CARS.COM — Traveling with kids isn’t always easy, but games help keep it fun. It may seem quaint now in a time when even a civilian minivan can be equipped with individual seatback-mounted touchscreens loaded with games, a Blu-ray player and Wi-Fi. But it wasn’t so long ago that families had a rollicking good time on long road trips playing games that required no multimedia system, USB port or battery life. All you had were games to play and the open road to get you to your destination.
Back in the day, the most a family needed to fill the hours in a road trip might’ve been a pencil and paper to keep score, or maybe a triangular wooden game board with pegs stuck in holes. Now, that’s not to say that we here at Cars.com aren’t down with the modern technology; quite the opposite. But most of us here also recall the simple joys of those tech-free times, so we reminisced on our childhood family road trip adventures and came up with a list of our favorite wireless games — and not “wireless” as in necessitating no Ethernet cable, but “wireless” as in no wires of any kind.
Here are our eight favorite family road-trip games that don’t require a screen:
1. The License Plate Game
Easy to play, nearly impossible to finish. This one is best played over one of those old-school summer-long trips to the Hamptons or the Poconos that no one you’ve ever actually met has the vacation time to take. The first one to spot a state’s license plate during the drive, in no certain order, calls it out, and the first player to 51 (don’t forget the District of Columbia) wins. Or you could just tally up whoever spots the most states — otherwise, good luck on that Hawaii license plate.
2. The Alphabet Game
This game can be chaos, but it’s one of the quintessential no-tech road-trip pastimes. There are several variations on the rules, but basically, using any sign or billboard you see on the drive — in the foreground, before you pass it — each player looks for words that start with each letter of the alphabet, in order, and calls it out when they see it (“Q in Dairy Queen!”). If you’re playing the version where you can use any letter on a sign, X’s are a dime a dozen thanks to exit signs; if not, well, get ready for a long period of tense silence near the end of the game. Whoever gets Z first wins.
3. 20 Questions
One player thinks of a person, place or thing and the other player has 20 yes-or-no questions to guess what it is. This game is a process of elimination, gradually narrowing your search with each question of increasing specificity — but it’s also fun to go for the occasional hole-in-one and make a random guess right off the bat. A variation of this game is “Animal, Mineral or Vegetable?” — but if you’re with some boring nerd making you guess minerals, it’s gonna be a long ride, so you may wanna keep those earbuds handy just in case.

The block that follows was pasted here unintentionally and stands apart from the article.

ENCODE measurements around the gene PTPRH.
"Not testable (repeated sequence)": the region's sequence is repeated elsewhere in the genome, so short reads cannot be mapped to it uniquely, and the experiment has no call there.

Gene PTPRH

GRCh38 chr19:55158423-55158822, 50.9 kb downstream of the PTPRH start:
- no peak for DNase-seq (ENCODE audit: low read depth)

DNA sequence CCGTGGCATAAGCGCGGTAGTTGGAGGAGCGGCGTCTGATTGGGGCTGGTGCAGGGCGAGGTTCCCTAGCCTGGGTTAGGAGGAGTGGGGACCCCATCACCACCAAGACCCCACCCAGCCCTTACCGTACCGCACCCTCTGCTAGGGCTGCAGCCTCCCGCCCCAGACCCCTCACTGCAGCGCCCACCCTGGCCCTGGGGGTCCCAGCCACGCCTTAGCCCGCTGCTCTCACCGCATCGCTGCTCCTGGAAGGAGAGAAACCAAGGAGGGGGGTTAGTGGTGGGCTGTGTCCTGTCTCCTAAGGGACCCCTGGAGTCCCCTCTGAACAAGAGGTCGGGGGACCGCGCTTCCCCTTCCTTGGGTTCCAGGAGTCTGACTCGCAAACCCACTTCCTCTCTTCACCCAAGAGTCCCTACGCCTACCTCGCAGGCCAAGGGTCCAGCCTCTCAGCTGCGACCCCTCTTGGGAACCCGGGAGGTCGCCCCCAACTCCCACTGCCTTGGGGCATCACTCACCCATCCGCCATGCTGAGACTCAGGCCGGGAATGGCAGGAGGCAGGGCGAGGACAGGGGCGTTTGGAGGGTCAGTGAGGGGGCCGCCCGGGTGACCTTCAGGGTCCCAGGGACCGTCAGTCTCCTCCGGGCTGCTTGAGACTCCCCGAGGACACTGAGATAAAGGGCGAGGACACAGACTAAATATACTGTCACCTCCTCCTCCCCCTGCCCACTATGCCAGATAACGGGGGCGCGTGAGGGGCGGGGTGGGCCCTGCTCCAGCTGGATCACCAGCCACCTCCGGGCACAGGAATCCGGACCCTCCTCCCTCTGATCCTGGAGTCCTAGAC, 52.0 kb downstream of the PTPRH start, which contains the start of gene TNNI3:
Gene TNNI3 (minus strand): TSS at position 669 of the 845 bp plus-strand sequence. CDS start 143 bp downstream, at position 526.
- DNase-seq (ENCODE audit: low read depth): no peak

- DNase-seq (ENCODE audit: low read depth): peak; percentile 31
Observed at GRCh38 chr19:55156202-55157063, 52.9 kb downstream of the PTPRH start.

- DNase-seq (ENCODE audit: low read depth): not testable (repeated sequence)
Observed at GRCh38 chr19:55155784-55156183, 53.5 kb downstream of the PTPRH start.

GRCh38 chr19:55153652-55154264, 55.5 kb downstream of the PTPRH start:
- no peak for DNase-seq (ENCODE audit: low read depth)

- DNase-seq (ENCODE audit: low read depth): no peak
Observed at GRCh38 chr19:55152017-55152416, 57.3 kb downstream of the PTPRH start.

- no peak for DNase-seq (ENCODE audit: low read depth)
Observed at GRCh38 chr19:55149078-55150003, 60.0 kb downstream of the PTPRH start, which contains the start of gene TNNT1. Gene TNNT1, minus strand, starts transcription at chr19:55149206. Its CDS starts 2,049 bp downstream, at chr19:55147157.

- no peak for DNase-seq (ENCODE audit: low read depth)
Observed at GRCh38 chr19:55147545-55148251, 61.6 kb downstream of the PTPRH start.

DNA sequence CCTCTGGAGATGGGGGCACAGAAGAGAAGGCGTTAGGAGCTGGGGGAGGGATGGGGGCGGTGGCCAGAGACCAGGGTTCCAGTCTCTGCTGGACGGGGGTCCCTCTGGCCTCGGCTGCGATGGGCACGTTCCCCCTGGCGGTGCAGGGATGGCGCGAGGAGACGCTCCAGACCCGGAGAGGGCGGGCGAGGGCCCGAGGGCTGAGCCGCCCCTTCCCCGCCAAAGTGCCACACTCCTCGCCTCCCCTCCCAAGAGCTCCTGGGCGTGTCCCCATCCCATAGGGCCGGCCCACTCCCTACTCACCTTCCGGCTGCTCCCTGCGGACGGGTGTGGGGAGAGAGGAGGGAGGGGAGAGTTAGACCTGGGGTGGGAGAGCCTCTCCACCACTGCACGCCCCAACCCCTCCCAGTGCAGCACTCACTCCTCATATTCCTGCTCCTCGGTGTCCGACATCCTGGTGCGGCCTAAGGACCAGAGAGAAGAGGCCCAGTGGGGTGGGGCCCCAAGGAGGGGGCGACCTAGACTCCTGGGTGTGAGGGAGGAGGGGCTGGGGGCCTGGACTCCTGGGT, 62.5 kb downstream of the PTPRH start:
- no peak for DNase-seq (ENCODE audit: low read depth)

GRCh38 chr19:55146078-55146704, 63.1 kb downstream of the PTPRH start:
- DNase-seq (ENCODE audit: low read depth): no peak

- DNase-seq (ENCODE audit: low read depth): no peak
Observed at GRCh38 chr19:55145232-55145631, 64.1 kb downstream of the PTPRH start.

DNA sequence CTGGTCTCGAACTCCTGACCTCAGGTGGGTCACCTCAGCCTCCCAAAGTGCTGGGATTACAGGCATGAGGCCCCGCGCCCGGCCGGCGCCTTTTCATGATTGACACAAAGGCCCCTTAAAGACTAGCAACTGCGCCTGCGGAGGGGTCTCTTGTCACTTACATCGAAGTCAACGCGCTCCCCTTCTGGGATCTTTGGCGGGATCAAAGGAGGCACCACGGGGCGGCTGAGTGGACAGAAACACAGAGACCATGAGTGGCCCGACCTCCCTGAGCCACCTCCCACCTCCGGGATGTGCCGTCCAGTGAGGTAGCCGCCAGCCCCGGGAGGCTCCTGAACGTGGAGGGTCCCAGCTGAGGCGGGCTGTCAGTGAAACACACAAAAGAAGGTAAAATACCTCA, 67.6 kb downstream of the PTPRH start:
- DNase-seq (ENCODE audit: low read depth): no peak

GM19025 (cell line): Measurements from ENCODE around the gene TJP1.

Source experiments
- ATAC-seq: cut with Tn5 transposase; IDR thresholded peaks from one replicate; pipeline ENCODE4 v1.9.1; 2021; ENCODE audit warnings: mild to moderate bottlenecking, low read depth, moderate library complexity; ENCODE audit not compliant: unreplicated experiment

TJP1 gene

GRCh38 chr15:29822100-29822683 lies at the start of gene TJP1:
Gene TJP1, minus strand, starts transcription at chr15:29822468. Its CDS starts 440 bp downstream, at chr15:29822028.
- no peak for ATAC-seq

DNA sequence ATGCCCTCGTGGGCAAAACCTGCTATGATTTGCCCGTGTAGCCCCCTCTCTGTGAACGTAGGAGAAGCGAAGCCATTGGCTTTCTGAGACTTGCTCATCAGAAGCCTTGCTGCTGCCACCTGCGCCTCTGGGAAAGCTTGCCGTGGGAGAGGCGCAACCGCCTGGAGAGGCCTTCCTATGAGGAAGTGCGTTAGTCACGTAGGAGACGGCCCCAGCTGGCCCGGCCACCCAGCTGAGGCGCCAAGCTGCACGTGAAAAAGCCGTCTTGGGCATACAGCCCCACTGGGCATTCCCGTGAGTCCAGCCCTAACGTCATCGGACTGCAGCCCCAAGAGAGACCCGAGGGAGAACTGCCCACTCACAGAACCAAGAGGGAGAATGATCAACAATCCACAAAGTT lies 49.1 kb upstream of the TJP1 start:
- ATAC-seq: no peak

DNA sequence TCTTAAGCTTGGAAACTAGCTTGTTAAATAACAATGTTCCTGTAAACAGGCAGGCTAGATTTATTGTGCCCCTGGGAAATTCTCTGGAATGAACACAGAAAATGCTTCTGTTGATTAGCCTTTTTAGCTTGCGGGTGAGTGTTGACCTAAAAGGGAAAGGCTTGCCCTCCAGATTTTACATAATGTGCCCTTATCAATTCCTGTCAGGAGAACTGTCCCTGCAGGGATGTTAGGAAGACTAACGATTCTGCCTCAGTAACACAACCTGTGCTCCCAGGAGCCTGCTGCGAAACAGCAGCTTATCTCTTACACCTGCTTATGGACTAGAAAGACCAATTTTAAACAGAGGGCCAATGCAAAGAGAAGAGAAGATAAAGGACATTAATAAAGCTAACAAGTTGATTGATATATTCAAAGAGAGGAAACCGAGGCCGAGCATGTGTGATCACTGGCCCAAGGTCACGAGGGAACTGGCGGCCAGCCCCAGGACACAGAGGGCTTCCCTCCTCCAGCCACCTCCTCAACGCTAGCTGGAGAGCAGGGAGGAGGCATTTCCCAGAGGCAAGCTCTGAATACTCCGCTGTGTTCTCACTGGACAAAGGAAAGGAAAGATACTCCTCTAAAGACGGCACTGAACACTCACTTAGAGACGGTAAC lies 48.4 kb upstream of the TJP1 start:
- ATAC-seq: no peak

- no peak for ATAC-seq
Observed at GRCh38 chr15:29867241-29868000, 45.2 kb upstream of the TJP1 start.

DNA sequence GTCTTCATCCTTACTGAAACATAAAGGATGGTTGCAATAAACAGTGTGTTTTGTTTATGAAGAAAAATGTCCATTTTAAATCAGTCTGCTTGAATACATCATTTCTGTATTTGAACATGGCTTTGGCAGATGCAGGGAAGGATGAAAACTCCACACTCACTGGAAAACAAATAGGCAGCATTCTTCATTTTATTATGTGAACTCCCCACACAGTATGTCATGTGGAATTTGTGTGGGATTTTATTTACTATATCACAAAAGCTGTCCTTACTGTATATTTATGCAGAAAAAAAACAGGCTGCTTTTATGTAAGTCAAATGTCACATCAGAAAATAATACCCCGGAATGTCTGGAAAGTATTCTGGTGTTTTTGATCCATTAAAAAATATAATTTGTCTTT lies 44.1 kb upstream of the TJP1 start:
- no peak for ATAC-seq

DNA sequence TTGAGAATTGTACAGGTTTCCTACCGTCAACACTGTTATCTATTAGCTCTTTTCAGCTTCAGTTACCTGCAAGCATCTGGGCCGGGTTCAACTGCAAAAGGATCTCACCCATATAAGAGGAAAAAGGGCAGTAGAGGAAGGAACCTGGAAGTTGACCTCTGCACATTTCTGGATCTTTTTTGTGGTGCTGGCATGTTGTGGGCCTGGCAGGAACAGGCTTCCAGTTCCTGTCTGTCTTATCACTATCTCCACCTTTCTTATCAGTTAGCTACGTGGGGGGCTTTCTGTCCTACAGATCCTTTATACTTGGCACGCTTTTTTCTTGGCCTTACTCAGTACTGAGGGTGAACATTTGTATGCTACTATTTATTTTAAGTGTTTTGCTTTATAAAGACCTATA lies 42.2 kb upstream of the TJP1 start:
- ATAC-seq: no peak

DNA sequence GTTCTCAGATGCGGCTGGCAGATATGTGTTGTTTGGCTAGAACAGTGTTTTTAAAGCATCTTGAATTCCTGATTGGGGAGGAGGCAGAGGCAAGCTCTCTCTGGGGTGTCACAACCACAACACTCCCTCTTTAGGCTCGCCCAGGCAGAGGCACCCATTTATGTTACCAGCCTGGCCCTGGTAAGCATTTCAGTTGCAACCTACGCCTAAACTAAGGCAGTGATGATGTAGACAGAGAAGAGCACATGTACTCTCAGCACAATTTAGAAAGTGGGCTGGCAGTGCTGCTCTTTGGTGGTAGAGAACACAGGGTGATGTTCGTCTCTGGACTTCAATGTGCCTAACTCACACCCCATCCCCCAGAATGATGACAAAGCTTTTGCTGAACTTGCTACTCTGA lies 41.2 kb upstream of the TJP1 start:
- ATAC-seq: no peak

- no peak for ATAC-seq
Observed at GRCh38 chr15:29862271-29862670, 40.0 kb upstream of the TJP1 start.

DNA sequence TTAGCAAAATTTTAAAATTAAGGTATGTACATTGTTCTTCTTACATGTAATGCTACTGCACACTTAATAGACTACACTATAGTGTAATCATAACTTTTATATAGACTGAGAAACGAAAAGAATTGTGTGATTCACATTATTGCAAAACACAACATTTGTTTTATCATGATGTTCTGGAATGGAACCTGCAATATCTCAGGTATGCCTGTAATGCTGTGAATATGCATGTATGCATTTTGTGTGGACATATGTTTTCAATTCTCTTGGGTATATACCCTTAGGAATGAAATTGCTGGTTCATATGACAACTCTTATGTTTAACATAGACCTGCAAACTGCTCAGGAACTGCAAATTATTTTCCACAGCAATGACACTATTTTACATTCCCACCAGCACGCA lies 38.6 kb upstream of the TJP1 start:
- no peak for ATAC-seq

4. I Spy
“I spy with my little eye, something [FILL IN BLANK WITH CLUE].” Not dissimilar to “20 Questions,” but maybe a little more manageable for younger kids. If you guess right, you got next!
5. Travel Boards
If you play it on a board, they’re likely make a travel version. For example:
- Car Bingo
- Travel Yahtzee
- Travel Battleship
- Travel Chess
- Travel Checkers
- Travel Monopoly
If you ain’t bruisin’, you ain’t tryin’. You may get child protective services called on you if your kids play this, but at least it’ll keep the little tykes occupied. Every time you see a Volkswagen Beetle, you punch your opponent in the arm and cry out, “Punchbuggy [INSERT COLOR OF CAR HERE]!” Use the contusions to keep score!
This is not to be confused with “Padiddle,” a nighttime game in which every time you spot a car with one headlight burned out, you punch the roof of the car and yell out the eponymous non-word. For less violent families, this game merely causes damage to your car.
7. Finish the Story
This is a great way to get the kids — and the adults — to use their imagination. The format calls for two or more players to finish off the previous player’s sentence and then start a new one for the next player to finish, keeping the same participant rotation throughout. The story ends, basically, when everyone gets sick of thinking about it and just gives up — you know, like the writing team on a Michael Bay movie.
Cars.com’s Senior Consumer Affairs Editor Kelsey Mays’ family played a variation on this game loosely titled, “Give Dad a Couple of Subjects and He Makes Up a Long Story” — which could also be called, “Father B.S.es Best.”